What medical treatment options are available to treat dark circles under the eyes?
If you’re hoping to remove your dark circles fast and permanently, call your healthcare provider. They can let you know what treatment options are available for your skin condition. Medical treatment options for dark circles under your eyes may include:
- Topical creams and bleaching agents: Topical creams, such as vitamin C, and bleaching agents, such as hydroquinone, can help lighten the appearance of dark circles under your eyes.
- Chemical peels: Chemical peels use alpha-hydroxy acids to reduce the pigmentation under your eyes.
- Laser therapy: Laser procedures can help resurface and tighten your skin. Noninvasive laser options include pulsed dye and diode lasers.
- Tissue fillers: Injectable fillers such as hyaluronic acid gel can increase volume and help smooth out your skin.
- Eyelid surgery: In a procedure called blepharoplasty, excess fat and skin are removed from your eye area.
- Platelet-rich plasma (PRP) injections: These injections can repair the skin around your eyes, speed of blood vessel growth and strengthen collagen and your skin.
How can dark circles under my eyes be prevented?
Dark circles under your eyes can’t always be prevented. But there are some changes you can make that may help. These changes include:
- Use sun protection: Don’t forget to put sunscreen on your face, especially around your eyes. And wear sunglasses.
- Adjust your sleep schedule: Get to bed on time, and make sure to get at least seven hours of sleep each night.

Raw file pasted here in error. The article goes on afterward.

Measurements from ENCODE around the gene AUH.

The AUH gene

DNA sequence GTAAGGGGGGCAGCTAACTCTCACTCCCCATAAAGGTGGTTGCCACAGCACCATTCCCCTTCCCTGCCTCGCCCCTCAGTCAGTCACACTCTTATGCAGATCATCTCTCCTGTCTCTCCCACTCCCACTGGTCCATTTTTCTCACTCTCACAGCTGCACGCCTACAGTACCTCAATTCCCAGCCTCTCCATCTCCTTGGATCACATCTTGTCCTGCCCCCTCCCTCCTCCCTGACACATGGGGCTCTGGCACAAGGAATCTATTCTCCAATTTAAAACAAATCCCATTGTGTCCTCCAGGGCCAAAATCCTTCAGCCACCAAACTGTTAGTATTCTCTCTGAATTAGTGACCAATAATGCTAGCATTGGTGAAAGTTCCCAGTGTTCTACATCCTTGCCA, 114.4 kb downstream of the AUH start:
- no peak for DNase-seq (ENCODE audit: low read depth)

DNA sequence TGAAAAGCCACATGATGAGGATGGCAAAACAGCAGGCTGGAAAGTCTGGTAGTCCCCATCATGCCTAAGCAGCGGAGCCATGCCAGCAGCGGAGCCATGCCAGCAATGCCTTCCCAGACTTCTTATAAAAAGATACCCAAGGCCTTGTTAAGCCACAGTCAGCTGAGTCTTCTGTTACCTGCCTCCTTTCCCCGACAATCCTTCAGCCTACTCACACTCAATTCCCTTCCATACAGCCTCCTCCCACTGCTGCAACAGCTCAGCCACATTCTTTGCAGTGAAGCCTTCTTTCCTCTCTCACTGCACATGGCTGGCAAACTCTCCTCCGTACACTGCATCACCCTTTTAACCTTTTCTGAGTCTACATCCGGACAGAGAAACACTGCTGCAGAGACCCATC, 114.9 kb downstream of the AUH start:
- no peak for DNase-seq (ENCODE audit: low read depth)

- Reduce your stress: Find healthy ways to manage your stress, such as scheduling time for self-care.
- Cut down on drinking: Drinking too much alcohol can cause reduced circulation.
- Quit smoking and using tobacco**:** Smoking speeds up the aging process your skin goes through.
When to Call the Doctor
When should I call my healthcare provider?
If you have dark circles under your eyes, it’s probably just a sign of aging, lack of sleep or another common cause. It’s usually not caused by a medical problem. But if you have a dark circle or swelling under just one eye, call your healthcare provider. You may have an underlying health condition that needs to be addressed.
Frequently Asked Questions
Why does my baby or child have dark circles under their eyes?
Babies and children can develop dark circles under their eyes for the same reasons adults do. The skin underneath their eyes is thin and sensitive so their blood vessels show through more. Dark circles under your baby’s eyes may be caused by genetics, rubbing their eyes or fatigue. They may also be developing a minor illness such as a cold, flu or ear infection. Other causes of dark circles under your child’s eyes include dehydration, snoring and injuries. Talk with your child’s healthcare provider if you’re concerned about the dark circles under your child’s eyes.
A note from Cleveland Clinic
Dark circles under your eyes are a common complaint among people of all ages. They’re usually caused by aging, genetics, allergies or not getting enough sleep. Home remedies and medical treatment options may be able to help correct the appearance of your under eyes. But if the dark circles persist or you have excessive swelling, be sure to talk to your healthcare provider. They can help you figure out if you have an underlying medical condition that needs special treatment.